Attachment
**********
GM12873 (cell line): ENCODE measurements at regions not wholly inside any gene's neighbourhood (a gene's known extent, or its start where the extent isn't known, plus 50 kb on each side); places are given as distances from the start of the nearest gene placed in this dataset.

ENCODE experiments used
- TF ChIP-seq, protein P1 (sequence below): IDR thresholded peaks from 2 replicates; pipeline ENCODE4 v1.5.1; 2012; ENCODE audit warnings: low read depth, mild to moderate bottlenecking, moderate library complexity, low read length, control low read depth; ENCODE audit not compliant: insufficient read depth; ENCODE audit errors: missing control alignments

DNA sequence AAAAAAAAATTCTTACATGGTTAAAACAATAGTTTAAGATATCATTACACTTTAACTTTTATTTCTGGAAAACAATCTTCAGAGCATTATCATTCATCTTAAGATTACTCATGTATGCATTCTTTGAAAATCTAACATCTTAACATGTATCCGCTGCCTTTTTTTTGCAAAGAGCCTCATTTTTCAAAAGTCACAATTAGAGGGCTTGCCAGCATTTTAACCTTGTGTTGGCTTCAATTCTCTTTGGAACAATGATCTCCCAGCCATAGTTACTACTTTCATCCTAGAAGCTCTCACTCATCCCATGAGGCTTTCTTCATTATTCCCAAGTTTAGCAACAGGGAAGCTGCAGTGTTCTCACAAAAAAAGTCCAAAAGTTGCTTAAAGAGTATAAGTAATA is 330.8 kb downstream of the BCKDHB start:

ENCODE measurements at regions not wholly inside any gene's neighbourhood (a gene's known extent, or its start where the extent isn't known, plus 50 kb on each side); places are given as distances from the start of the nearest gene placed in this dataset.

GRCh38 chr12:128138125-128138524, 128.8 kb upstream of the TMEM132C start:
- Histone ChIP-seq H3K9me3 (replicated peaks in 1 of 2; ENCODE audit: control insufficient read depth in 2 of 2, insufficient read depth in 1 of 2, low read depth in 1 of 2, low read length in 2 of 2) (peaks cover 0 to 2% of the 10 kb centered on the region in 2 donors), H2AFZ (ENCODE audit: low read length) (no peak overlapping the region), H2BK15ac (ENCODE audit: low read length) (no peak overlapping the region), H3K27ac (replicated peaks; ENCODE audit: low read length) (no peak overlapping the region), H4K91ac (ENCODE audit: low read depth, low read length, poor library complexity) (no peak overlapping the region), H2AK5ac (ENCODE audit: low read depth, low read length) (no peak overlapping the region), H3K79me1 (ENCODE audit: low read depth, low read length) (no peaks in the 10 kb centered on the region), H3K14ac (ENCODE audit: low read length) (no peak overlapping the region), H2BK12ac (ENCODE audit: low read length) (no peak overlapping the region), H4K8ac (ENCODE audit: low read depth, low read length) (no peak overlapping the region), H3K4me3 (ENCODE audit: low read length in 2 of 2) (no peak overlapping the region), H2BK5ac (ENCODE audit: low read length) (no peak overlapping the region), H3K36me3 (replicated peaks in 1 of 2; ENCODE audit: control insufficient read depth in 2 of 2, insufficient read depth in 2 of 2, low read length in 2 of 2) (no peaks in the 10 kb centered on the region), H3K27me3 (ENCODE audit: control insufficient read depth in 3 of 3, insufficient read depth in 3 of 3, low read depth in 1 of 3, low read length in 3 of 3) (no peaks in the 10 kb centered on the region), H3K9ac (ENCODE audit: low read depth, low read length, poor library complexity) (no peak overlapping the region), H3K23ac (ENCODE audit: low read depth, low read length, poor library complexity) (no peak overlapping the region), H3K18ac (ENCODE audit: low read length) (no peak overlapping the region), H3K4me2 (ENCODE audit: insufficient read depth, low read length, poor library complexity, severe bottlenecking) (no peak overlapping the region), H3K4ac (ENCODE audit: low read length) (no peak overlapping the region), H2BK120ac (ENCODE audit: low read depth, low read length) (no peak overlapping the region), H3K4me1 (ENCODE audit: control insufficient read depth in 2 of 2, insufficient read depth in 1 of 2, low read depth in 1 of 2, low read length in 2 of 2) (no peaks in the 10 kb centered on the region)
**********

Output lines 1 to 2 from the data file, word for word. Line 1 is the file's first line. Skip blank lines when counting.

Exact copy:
GM12873 (cell line): ENCODE measurements at regions not wholly inside any gene's neighbourhood (a gene's known extent, or its start where the extent isn't known, plus 50 kb on each side); places are given as distances from the start of the nearest gene placed in this dataset.

ENCODE experiments used